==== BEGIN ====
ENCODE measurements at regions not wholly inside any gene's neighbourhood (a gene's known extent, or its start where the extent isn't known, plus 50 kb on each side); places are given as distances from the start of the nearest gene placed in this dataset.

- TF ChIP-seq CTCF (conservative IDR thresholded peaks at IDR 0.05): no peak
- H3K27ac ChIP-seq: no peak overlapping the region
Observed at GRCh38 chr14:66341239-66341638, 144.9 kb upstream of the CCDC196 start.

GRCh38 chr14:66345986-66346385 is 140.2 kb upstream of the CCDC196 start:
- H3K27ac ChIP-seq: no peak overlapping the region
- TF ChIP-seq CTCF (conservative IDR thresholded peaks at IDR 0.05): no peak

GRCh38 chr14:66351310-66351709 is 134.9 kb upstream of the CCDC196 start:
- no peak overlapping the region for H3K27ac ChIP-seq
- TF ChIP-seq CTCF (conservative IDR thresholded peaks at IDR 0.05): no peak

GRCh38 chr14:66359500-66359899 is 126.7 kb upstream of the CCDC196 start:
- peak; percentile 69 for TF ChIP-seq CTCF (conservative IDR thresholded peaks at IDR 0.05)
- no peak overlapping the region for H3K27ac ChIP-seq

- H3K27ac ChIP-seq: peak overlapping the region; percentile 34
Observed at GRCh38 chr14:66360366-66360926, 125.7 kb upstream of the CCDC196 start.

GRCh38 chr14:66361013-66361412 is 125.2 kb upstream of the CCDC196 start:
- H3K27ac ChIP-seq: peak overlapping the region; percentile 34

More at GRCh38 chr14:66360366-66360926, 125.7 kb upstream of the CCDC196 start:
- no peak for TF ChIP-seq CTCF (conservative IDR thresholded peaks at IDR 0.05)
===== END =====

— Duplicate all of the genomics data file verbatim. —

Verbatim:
ENCODE measurements at regions not wholly inside any gene's neighbourhood (a gene's known extent, or its start where the extent isn't known, plus 50 kb on each side); places are given as distances from the start of the nearest gene placed in this dataset.

- TF ChIP-seq CTCF (conservative IDR thresholded peaks at IDR 0.05): no peak
- H3K27ac ChIP-seq: no peak overlapping the region
Observed at GRCh38 chr14:66341239-66341638, 144.9 kb upstream of the CCDC196 start.

GRCh38 chr14:66345986-66346385 is 140.2 kb upstream of the CCDC196 start:
- H3K27ac ChIP-seq: no peak overlapping the region
- TF ChIP-seq CTCF (conservative IDR thresholded peaks at IDR 0.05): no peak

GRCh38 chr14:66351310-66351709 is 134.9 kb upstream of the CCDC196 start:
- no peak overlapping the region for H3K27ac ChIP-seq
- TF ChIP-seq CTCF (conservative IDR thresholded peaks at IDR 0.05): no peak

GRCh38 chr14:66359500-66359899 is 126.7 kb upstream of the CCDC196 start:
- peak; percentile 69 for TF ChIP-seq CTCF (conservative IDR thresholded peaks at IDR 0.05)
- no peak overlapping the region for H3K27ac ChIP-seq

- H3K27ac ChIP-seq: peak overlapping the region; percentile 34
Observed at GRCh38 chr14:66360366-66360926, 125.7 kb upstream of the CCDC196 start.

GRCh38 chr14:66361013-66361412 is 125.2 kb upstream of the CCDC196 start:
- H3K27ac ChIP-seq: peak overlapping the region; percentile 34

More at GRCh38 chr14:66360366-66360926, 125.7 kb upstream of the CCDC196 start:
- no peak for TF ChIP-seq CTCF (conservative IDR thresholded peaks at IDR 0.05)